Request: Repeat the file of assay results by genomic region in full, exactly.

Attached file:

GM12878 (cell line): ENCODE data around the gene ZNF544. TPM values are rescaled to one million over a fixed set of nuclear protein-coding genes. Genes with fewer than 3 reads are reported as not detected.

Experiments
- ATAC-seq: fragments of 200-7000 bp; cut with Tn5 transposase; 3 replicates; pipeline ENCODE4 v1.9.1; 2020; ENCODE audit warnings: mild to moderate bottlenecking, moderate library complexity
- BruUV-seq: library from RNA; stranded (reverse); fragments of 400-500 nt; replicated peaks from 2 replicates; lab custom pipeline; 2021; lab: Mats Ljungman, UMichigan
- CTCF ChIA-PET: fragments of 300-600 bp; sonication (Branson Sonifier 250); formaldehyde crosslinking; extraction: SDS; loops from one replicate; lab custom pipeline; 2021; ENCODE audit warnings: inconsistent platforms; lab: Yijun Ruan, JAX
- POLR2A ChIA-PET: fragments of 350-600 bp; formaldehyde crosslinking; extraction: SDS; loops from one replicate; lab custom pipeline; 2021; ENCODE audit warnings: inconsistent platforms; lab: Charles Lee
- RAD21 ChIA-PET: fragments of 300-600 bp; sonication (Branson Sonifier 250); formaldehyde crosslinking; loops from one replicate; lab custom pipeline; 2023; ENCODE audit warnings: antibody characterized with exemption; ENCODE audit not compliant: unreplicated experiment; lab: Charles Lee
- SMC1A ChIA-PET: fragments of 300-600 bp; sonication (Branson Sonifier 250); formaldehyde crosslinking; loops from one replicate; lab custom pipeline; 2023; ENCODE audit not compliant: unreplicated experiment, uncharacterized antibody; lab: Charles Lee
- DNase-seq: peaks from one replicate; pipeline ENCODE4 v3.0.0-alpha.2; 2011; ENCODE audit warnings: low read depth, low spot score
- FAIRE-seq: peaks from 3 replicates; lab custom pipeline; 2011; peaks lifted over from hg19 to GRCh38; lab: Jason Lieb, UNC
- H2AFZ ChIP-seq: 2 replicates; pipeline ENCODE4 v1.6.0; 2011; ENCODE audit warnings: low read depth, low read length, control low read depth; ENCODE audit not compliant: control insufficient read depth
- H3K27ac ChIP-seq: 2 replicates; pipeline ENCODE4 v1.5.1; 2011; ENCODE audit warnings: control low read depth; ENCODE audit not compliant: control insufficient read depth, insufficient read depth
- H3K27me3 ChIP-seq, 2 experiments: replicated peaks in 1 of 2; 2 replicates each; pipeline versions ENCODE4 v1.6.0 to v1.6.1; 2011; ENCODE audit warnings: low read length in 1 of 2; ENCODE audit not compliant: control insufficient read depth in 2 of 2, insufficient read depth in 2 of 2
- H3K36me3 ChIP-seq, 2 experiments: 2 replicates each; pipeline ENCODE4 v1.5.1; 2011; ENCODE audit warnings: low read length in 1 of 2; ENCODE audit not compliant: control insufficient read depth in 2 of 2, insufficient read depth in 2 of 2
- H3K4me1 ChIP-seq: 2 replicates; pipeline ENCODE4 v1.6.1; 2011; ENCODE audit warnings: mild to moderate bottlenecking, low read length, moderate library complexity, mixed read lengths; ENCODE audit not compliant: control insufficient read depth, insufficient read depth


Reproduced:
GM12878 (cell line): ENCODE data around the gene ZNF544. TPM values are rescaled to one million over a fixed set of nuclear protein-coding genes. Genes with fewer than 3 reads are reported as not detected.

Experiments
- ATAC-seq: fragments of 200-7000 bp; cut with Tn5 transposase; 3 replicates; pipeline ENCODE4 v1.9.1; 2020; ENCODE audit warnings: mild to moderate bottlenecking, moderate library complexity
- BruUV-seq: library from RNA; stranded (reverse); fragments of 400-500 nt; replicated peaks from 2 replicates; lab custom pipeline; 2021; lab: Mats Ljungman, UMichigan
- CTCF ChIA-PET: fragments of 300-600 bp; sonication (Branson Sonifier 250); formaldehyde crosslinking; extraction: SDS; loops from one replicate; lab custom pipeline; 2021; ENCODE audit warnings: inconsistent platforms; lab: Yijun Ruan, JAX
- POLR2A ChIA-PET: fragments of 350-600 bp; formaldehyde crosslinking; extraction: SDS; loops from one replicate; lab custom pipeline; 2021; ENCODE audit warnings: inconsistent platforms; lab: Charles Lee
- RAD21 ChIA-PET: fragments of 300-600 bp; sonication (Branson Sonifier 250); formaldehyde crosslinking; loops from one replicate; lab custom pipeline; 2023; ENCODE audit warnings: antibody characterized with exemption; ENCODE audit not compliant: unreplicated experiment; lab: Charles Lee
- SMC1A ChIA-PET: fragments of 300-600 bp; sonication (Branson Sonifier 250); formaldehyde crosslinking; loops from one replicate; lab custom pipeline; 2023; ENCODE audit not compliant: unreplicated experiment, uncharacterized antibody; lab: Charles Lee
- DNase-seq: peaks from one replicate; pipeline ENCODE4 v3.0.0-alpha.2; 2011; ENCODE audit warnings: low read depth, low spot score
- FAIRE-seq: peaks from 3 replicates; lab custom pipeline; 2011; peaks lifted over from hg19 to GRCh38; lab: Jason Lieb, UNC
- H2AFZ ChIP-seq: 2 replicates; pipeline ENCODE4 v1.6.0; 2011; ENCODE audit warnings: low read depth, low read length, control low read depth; ENCODE audit not compliant: control insufficient read depth
- H3K27ac ChIP-seq: 2 replicates; pipeline ENCODE4 v1.5.1; 2011; ENCODE audit warnings: control low read depth; ENCODE audit not compliant: control insufficient read depth, insufficient read depth
- H3K27me3 ChIP-seq, 2 experiments: replicated peaks in 1 of 2; 2 replicates each; pipeline versions ENCODE4 v1.6.0 to v1.6.1; 2011; ENCODE audit warnings: low read length in 1 of 2; ENCODE audit not compliant: control insufficient read depth in 2 of 2, insufficient read depth in 2 of 2
- H3K36me3 ChIP-seq, 2 experiments: 2 replicates each; pipeline ENCODE4 v1.5.1; 2011; ENCODE audit warnings: low read length in 1 of 2; ENCODE audit not compliant: control insufficient read depth in 2 of 2, insufficient read depth in 2 of 2
- H3K4me1 ChIP-seq: 2 replicates; pipeline ENCODE4 v1.6.1; 2011; ENCODE audit warnings: mild to moderate bottlenecking, low read length, moderate library complexity, mixed read lengths; ENCODE audit not compliant: control insufficient read depth, insufficient read depth